you do this in the Local Area Connection Properties ? confirm this has
been done automatically when you install the adapter in each computer.
For each PC you will need one adapter card to fit in an open PCI slot
? you may have to free one up, taking out your modem is probably the
best option since you won?t be needing it. The short antenna sticks
out the back of your computer - screw it on after installing the
securing the card.
Get a Linksys (Cisco) WMP54G or GS PCI card and install it (WalMart
carries these also).
Here is where more detailed instructions wouldn?t be helpful. I have
two of these wireless network cards, both with the same model number
but they are very obviously different and are installed differently so
follow the directions that come with yours. With one you install the
card and run the configuration software, for the other you start the
software, then power off and install the card, then complete the
If you want the computers to connect directly with each other, choose
the AD-Hoc network configuration.
Either way, if security is any concern (my network is in a very
isolated location so it isn't for me) then simply choose the level of
security you want from the Wireless Security setup screen that is part
of the adapter installation. You probably want WEP 64-bit, but you can
also choose 128-bit encryption. Encryption could reduce the
performance of your system.
For a Windows Mobile or Pocket PC PDA, there are WCF54G and WCF 12
flash cards which fit a Type I or Type II slot and connects them to
the wireless network.
Many notebooks and most Tablet or Convertible PCs come with wireless-G
network adapters already installed along with their own configuration
That?s all you need for a basic system, the wireless components will
all detect each other and self-configure for the most part.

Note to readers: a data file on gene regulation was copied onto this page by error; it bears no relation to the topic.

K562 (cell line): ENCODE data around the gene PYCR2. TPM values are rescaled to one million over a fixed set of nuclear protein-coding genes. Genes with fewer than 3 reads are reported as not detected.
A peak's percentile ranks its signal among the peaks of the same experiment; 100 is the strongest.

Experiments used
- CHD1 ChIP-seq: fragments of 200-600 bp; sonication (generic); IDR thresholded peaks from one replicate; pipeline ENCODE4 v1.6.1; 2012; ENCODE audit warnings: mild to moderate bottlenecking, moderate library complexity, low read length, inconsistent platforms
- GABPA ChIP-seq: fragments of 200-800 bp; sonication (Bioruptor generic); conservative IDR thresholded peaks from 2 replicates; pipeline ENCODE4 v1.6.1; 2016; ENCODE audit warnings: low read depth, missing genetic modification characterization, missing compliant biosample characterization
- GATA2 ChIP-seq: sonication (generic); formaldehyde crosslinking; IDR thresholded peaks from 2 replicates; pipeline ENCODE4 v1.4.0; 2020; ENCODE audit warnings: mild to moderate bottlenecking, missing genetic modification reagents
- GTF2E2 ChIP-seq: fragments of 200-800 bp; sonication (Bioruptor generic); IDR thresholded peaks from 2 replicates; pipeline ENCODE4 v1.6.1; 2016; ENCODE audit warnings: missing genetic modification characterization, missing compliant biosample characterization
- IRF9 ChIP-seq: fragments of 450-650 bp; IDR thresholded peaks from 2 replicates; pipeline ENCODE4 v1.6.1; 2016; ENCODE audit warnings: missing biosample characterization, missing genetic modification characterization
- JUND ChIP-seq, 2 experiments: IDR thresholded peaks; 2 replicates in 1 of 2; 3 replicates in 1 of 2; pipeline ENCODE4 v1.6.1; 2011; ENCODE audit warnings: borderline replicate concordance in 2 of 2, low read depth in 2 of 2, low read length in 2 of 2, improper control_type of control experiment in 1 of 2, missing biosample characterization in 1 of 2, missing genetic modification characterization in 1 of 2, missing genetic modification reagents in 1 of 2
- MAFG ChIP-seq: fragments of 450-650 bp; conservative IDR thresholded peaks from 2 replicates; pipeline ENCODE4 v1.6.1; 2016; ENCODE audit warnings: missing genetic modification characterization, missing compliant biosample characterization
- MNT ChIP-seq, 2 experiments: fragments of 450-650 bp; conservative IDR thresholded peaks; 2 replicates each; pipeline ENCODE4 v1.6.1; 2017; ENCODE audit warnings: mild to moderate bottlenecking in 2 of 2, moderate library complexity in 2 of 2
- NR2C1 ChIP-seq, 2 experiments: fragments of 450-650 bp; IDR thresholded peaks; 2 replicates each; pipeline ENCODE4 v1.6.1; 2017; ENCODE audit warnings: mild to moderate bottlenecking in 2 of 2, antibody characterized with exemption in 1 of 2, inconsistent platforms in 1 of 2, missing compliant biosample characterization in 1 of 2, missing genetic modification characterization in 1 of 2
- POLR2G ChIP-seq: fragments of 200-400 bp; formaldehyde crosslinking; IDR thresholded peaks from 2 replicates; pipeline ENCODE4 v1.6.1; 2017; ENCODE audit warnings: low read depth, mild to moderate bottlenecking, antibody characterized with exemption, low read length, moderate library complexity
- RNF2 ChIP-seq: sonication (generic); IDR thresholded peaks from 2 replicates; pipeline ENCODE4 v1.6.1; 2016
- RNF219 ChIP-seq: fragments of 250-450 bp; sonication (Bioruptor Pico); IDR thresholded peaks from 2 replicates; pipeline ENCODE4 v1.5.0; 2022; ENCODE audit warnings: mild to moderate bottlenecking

I find that the network goes down once or twice each week - usually
just unplugging the wireless router for a few seconds and reconnecting
will fix the problem but occasionally I also need to reboot the PCs.
To connect a USB printer to your network, simply add the SPX54GU2
Wireless-G PrintServer. Configure this and other non-PC accessories
below by running the software on one of the network PCs.
If you have or want an external USB backup hard drive (I installed a
320G Western Digital Dual-option Media Center drive because it has one
button backup and ports for all the various digital camera media) then
add a Linksys NSLU2 network storage link. This connects directly to
your wireless router via an Ethernet cable and a USB cable to the hard
drive but any USB external hard drive or drives will work.
If you need more range, add the WRE54G Wireless-G Range Expander. This
installs by simply plugging it in near the edge of your wireless
router's range and pressing the single button on the side, it will
configure itself. You can also tweak settings using an optional
installation software CD but the button is the better option.
There are also Wireless Internet Video Cameras, SVC11B and WVC54G.
A Wireless-B media adapter to play MPS through your stereo or put
digital images on a TV, Linksys WMA11B.
And Wireless Game Adapters WGA11B and WGA54G for Playstation2, xBox,
and GameCube games ? no special software drivers needed.
I think that should cover most of your questions and options as well
as can be done without actually doing the installation for you. There
may be slight variations depending on any changes in the hardware or
software supplied in the packages so please read the instructions, but
these are very simple instruction sheets.
Attempting to make all the correct PC and router configurations by
hand is extremely difficult; just rely on the software to handle it
unless you have trouble.
See the Linksys home page at
http://www.linksys.com for guides and more information.
Linksys is a division of Cisco Systems, the famous networking hardware vendor.
I recommend Linksys because it is easy to find the hardware and it is
almost certainly the most common home wireless networking system.
802.11B and 802.11G are standards and other equipment with the same
designation will work together so don?t be concerned about the brand
already installed in any notebook you have.
You will find an interactive advisor at http://compnetworking.about.com/
And, of course, you will find many useful links using the Google search term:
Wireless home network
Thank you for bringing your question to us and good luck with your
network, it really isn?t any more difficult technically than a wired
network and a lot easier than running cables.